A group of women doing yoga. Photo by Bruce Mars for Unsplash.

Ah, 2020. The start of a new year, the beginning of a decade, the end of a workout routine — wait, what? Yes, that’s right. Put away your kettle-bells and free weights and Bosu balls. You won’t be needing any equipment to get in a great workout, thanks to one of the latest and greatest trends in the fitness-sphere.

In this article, we’ll discuss bodyweight training. We’ll introduce the basic benefits before elaborating on why it’s soon to catch on as one of the hottest trends this year — and perhaps for the rest of this novel decade, too.

What is bodyweight training?

Just as the name suggests, bodyweight training is a kind of exercise training that uses the resistance of one’s own bodyweight to improve strength, agility, endurance, and flexibility. Essentially, it eliminates the need for equipment in your workouts and allows you to get in a great sweat session without spending a dollar on a glorified gym membership.

What are some common bodyweight training routines?

The great thing about weight-training and resistance-training workouts is that they can be modified and tailored to target virtually any part of the body, or the body as a whole if you’re going for a full-muscle challenge.

For the legs and glutes, bodyweight training might consist of squats and their variations, from narrow-stance to sumo to one-legged (if you’re strong enough to do it!). You can also work hamstrings by doing lying leg curls on the floor, then directly target your gluteus maximus with single-leg donkey kicks. And as a final burnout set, don’t forget to do those calf raises!

The upper body should not be neglected either. One of the best exercises you can do for your pectoral and shoulder muscles are push-ups. To better target and challenge your triceps, try a triangle push-up, a twist on the original exercise that requires you to place your hands in a three-pointed shape on the ground rather than directly under your deltoids.

Pull-ups (these can be made easier with a simple elastic resistance band, or by asking a friend to hold your feet!) are an excellent movement for building strength in the back muscles (latissimus dorsi) and biceps. Keep in mind that some kind of bar is necessary to complete this exercise; however, it really is a perfect example of bodyweight exercise, because that is all you’re lifting anyway!

Lastly, don’t forget to hit those core muscles. Collectively referred to as your rectus abdominis, the central abdomen is comprised of the nugget-shaped muscles that “pop” in a six-pack. To work this area of your body, a simple plank, held for 30 to 60 seconds for several sets should do the trick. If you’re not fatigued after that, you can target your lower abdomen with lying leg raises. Do enough of those and you’ll start to notice a nice “V” of definition pointing down between your hips. To get a lean cut of strong muscle in the sides of your abdomen, along the lateral exterior of your rectus abdominis, you’ll need to work your obliques. These can be worked with Russian twists, side planks, and oblique-angled crunches.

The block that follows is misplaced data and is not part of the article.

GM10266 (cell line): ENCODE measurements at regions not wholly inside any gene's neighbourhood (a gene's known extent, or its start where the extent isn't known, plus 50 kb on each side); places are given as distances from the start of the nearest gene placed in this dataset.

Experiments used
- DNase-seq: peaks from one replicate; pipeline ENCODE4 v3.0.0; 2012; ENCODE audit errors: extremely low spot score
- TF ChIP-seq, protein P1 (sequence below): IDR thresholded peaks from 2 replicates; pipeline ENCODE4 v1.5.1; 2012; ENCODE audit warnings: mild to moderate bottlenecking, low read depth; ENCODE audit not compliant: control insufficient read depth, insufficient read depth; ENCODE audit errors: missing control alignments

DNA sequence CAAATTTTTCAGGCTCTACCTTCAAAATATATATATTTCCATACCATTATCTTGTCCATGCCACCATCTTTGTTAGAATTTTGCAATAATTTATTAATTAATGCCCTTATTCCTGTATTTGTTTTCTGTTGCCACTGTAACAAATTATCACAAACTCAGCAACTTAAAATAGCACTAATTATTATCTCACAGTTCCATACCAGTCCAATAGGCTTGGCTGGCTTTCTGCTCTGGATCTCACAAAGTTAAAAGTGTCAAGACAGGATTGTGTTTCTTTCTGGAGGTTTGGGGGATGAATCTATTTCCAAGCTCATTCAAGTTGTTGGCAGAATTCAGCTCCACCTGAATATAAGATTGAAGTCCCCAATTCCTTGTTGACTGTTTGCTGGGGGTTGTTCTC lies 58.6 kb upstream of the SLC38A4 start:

Why should I try bodyweight training?

Now that you know what bodyweight training is and have an idea of some of the foundational exercises, you’re probably clinging to that last little bit of hesitancy, asking: “Okay, but what’s actually in it for me if I try this?”

As you probably well know, exercise in all its forms is good for the body. But the great thing about bodyweight exercise is that, unlike other types of equipment-centric workout, there’s no upfront investment. You don’t need to spend a ton of money on a gym membership, a barbell, a yoga instructor, or even fancy athletic apparel. In the comfort of your own home, you can have a great workout.

Furthermore, bodyweight training has been shown to be more effective than cardio in eliminating excess poundage. Although cardio and other forms of exercise certainly can be a successful part of a workout program, bodyweight is a much more time-efficient way to burn the same number of calories than lengthy, steady-state cardio sessions. Plus, the resistance that accompanies bodyweight exercises is responsible for minor stresses on the muscles that, when rested and rebuilt, grow back not only stronger, but with a higher metabolic appetite. That means that the more muscle you have on your body, the more calories you’ll need simply to sustain your weight. Work out, eat more? Yes please!

If you’re an individual who craves greater balance in life, look no further than your own reflection. Body weight exercises improve balance because it naturally incorporates large stabilizer groups of muscles in your core, arms, legs, and back. Flexibility is also enhanced by this physical activity if supplemented by moderate participation in yoga, dancing, or stretching.

Perhaps the biggest appeal of bodyweight training for so many people is the freedom and decision-making ability it affords. Unlike systematized, scheduled workout plans with set numbers of reps and sets and “leg days,” a bodyweight training routine is totally up to the individual pursuing the self-improvement. Many people find they can be more consistent and regularly active with this style of exercise because there’s a greater degree of autonomy and self-control. When you’re the one who is deciding how many squats, push-ups, and planks you complete, you’ll feel both liberated and empowered. More importantly, when you see just how strong you’re capable of becoming, it’s doubtful you’ll want to stop anytime soon.

If you’re hoping to use the power of your own body to feel stronger, more flexible, and energetic, contact QuickHIT Fitness Labs. We’re not a gym; we’re not a health club. We might be a bit experimental, but that’s how we get you unprecedented results.